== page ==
After I had just gotten used to all of the turning and tilting, there was a sudden change like we had just reached the top of a basement roller coaster and were about to plunge even further down, and I had grabbed Doug’s leg a few times on the way. A bing-bong noise had sounded. I had said, “What’s that?”
    Doug said, “That means we’ve reached the basement level and will begin a downward plunge.”
    It almost felt like free fall, and I was glad I wasn’t drinking any coffee. “Yow,” I said.
    “Told you it would get faster.”
    Just as I adjusted to the fall, holding Doug’s hand, the train slowed and leveled off. Then there was a buzzing sound. “What’s that?” I asked.
    “It’s the five minute warning. We should go over to the forward-facing G-posh chairs.”
    “You mean we could be thrown off the couch or something onto the carpet?”
    Doug led me over to one of the chairs. He said, “Have a seat. This will cushion the G-forces when we accelerate to super-speed.”
    “This is a joke. Right?”
    “No,” said Doug firmly, and he sat in another cushioned chair.
    “I’d rather sit on the couch,” I said and I ran back to the couch and stretched out.
    Doug said, “Come back quick.”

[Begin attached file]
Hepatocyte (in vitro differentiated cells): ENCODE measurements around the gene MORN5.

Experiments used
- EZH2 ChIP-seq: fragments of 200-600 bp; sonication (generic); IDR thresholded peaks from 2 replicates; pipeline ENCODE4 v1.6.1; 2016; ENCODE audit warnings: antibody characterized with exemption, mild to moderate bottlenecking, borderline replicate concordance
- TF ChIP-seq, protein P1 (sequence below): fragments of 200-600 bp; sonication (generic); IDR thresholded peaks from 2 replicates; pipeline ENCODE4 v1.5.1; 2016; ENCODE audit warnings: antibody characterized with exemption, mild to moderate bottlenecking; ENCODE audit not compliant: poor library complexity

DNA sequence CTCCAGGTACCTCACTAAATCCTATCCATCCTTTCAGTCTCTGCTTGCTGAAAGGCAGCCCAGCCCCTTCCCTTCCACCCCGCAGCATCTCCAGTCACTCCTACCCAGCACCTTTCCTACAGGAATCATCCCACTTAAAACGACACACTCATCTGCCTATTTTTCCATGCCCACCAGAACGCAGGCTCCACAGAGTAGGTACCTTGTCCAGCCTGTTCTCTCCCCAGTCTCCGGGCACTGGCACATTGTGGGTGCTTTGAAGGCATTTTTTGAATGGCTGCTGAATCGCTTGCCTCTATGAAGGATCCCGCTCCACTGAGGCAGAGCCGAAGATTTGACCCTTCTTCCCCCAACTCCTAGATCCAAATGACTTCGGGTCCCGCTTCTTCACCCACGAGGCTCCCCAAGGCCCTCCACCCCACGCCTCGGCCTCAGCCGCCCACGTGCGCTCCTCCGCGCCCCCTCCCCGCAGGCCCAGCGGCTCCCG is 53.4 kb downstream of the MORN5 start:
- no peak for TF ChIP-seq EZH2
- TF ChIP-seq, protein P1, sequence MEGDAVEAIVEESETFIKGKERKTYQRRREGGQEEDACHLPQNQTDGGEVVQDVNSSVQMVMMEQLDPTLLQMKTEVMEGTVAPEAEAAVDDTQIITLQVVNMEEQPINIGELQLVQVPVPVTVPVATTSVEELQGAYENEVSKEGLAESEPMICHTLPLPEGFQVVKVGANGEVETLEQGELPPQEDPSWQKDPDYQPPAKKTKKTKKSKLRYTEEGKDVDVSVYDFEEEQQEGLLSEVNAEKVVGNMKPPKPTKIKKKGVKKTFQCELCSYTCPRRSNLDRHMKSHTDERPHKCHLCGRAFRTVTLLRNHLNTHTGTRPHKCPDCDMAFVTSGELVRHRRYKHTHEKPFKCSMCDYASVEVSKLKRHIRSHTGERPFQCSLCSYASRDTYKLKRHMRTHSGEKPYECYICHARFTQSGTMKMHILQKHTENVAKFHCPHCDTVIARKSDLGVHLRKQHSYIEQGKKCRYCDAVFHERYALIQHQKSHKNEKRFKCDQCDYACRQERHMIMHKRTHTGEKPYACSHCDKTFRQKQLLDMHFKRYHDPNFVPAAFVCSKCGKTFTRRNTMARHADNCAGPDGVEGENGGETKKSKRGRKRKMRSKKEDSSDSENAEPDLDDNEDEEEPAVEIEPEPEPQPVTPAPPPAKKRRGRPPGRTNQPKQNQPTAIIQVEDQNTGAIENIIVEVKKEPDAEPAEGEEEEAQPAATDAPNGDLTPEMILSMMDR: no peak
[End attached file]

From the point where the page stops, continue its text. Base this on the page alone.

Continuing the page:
“If you insist.” And I mischievously sat on Doug’s lap facing him. The train took off like a jet and I got pushed onto Doug like I weighed a ton — I thought I was going to crush him. Doug tried to get to a seat belt but couldn’t. The train seemed to stop suddenly and I fell backward onto the floor with Doug on top of me. He braced himself with his arms, so it wasn’t too bad.
    Doug kissed me and said, “Are you alright?”
    As he fondled my whole body, I said, “Not now. I’m supposed to see Apacevj. Remember?”
    “Oh yeah. Well we’re here.” And the side doors opened.
    We came out onto a platform with rock walls and no sign of an exit. I said, “Uh, well, we’re here. Where’s here? I have to get to the sacred corridor.”
    “Yes, don’t worry. We just have to open a door. It’s right behind these rocks, somewhere, um.”
    “Where, where?”
    Doug walked along the rock wall. He said, “Uh, yes, right here.”
    “I don’t see a door.”
    “OK. We just do the ‘ka’ sound thing like you taught me once. You know, you make the gargle sound, then the ‘ka’ on the roof of the mouth, and the motor sound through pursed lips until your sinuses vibrate.”
    “Yes, I know that one. ” We did the sound together and adjusted our tones until the beats made a wah-oh-wah-oh sound. I made the same mistake I did the last time and a rock from the ceiling crashed beside us.
    Doug pointed in front of us. He said, “No, focus here.”
    We did it again and a slab of rock rotated on one edge and opened like a door. I could see my paintings through the doorway. We walked into the sacred corridor.